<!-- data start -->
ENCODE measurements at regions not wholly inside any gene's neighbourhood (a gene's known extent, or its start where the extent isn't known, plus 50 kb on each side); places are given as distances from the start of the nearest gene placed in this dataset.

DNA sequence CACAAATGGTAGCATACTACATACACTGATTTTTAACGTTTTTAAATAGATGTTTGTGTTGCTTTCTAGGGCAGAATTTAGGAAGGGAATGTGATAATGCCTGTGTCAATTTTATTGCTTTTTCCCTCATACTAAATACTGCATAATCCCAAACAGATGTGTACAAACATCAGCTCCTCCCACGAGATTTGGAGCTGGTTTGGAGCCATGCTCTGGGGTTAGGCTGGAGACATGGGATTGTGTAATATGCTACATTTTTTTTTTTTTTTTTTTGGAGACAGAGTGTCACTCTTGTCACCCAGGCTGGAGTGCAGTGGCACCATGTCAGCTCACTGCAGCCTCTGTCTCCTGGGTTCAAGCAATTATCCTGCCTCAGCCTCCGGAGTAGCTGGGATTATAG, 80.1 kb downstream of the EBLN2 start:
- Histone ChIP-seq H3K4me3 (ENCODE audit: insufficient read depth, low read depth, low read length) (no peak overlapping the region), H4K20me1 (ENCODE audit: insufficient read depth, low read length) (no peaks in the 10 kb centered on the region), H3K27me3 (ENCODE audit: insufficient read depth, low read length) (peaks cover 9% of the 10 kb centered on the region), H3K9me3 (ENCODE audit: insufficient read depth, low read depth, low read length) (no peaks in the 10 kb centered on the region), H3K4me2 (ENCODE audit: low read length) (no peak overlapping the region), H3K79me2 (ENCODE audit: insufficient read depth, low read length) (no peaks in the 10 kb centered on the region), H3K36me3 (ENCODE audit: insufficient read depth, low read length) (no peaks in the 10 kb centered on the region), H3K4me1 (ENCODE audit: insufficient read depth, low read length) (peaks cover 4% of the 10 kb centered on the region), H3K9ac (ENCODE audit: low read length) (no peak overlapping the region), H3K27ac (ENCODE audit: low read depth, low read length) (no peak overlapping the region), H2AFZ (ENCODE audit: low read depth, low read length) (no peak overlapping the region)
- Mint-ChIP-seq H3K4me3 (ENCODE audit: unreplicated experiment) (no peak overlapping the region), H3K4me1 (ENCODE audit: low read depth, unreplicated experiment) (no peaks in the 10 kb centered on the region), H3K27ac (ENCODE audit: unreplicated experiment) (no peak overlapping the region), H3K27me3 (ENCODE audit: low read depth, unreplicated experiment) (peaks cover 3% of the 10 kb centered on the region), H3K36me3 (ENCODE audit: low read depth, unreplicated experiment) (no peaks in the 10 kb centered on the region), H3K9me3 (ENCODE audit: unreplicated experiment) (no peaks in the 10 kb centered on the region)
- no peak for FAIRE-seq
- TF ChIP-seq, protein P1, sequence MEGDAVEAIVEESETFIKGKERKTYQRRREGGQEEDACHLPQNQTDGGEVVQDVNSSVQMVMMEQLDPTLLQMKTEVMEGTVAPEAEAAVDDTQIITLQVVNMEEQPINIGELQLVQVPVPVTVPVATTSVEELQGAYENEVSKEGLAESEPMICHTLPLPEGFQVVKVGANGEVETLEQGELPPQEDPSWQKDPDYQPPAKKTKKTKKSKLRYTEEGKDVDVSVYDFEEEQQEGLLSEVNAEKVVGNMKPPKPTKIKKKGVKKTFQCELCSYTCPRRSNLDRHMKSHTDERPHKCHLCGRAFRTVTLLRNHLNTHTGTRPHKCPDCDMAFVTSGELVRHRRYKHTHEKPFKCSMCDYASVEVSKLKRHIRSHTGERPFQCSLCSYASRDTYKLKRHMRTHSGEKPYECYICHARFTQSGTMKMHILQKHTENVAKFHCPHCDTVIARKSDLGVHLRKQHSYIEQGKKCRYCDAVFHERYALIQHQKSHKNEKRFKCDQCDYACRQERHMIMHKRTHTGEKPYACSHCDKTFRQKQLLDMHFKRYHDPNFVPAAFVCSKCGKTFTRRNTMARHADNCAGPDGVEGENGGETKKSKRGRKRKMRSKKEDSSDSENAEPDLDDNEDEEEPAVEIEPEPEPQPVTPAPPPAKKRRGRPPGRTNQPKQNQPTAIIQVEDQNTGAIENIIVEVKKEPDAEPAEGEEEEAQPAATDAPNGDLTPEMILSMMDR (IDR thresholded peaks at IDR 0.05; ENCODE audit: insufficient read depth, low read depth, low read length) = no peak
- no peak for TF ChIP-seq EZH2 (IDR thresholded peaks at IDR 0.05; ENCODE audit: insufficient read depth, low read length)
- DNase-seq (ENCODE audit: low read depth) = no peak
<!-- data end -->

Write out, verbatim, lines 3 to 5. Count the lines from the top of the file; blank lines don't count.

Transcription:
- Histone ChIP-seq H3K4me3 (ENCODE audit: insufficient read depth, low read depth, low read length) (no peak overlapping the region), H4K20me1 (ENCODE audit: insufficient read depth, low read length) (no peaks in the 10 kb centered on the region), H3K27me3 (ENCODE audit: insufficient read depth, low read length) (peaks cover 9% of the 10 kb centered on the region), H3K9me3 (ENCODE audit: insufficient read depth, low read depth, low read length) (no peaks in the 10 kb centered on the region), H3K4me2 (ENCODE audit: low read length) (no peak overlapping the region), H3K79me2 (ENCODE audit: insufficient read depth, low read length) (no peaks in the 10 kb centered on the region), H3K36me3 (ENCODE audit: insufficient read depth, low read length) (no peaks in the 10 kb centered on the region), H3K4me1 (ENCODE audit: insufficient read depth, low read length) (peaks cover 4% of the 10 kb centered on the region), H3K9ac (ENCODE audit: low read length) (no peak overlapping the region), H3K27ac (ENCODE audit: low read depth, low read length) (no peak overlapping the region), H2AFZ (ENCODE audit: low read depth, low read length) (no peak overlapping the region)
- Mint-ChIP-seq H3K4me3 (ENCODE audit: unreplicated experiment) (no peak overlapping the region), H3K4me1 (ENCODE audit: low read depth, unreplicated experiment) (no peaks in the 10 kb centered on the region), H3K27ac (ENCODE audit: unreplicated experiment) (no peak overlapping the region), H3K27me3 (ENCODE audit: low read depth, unreplicated experiment) (peaks cover 3% of the 10 kb centered on the region), H3K36me3 (ENCODE audit: low read depth, unreplicated experiment) (no peaks in the 10 kb centered on the region), H3K9me3 (ENCODE audit: unreplicated experiment) (no peaks in the 10 kb centered on the region)
- no peak for FAIRE-seq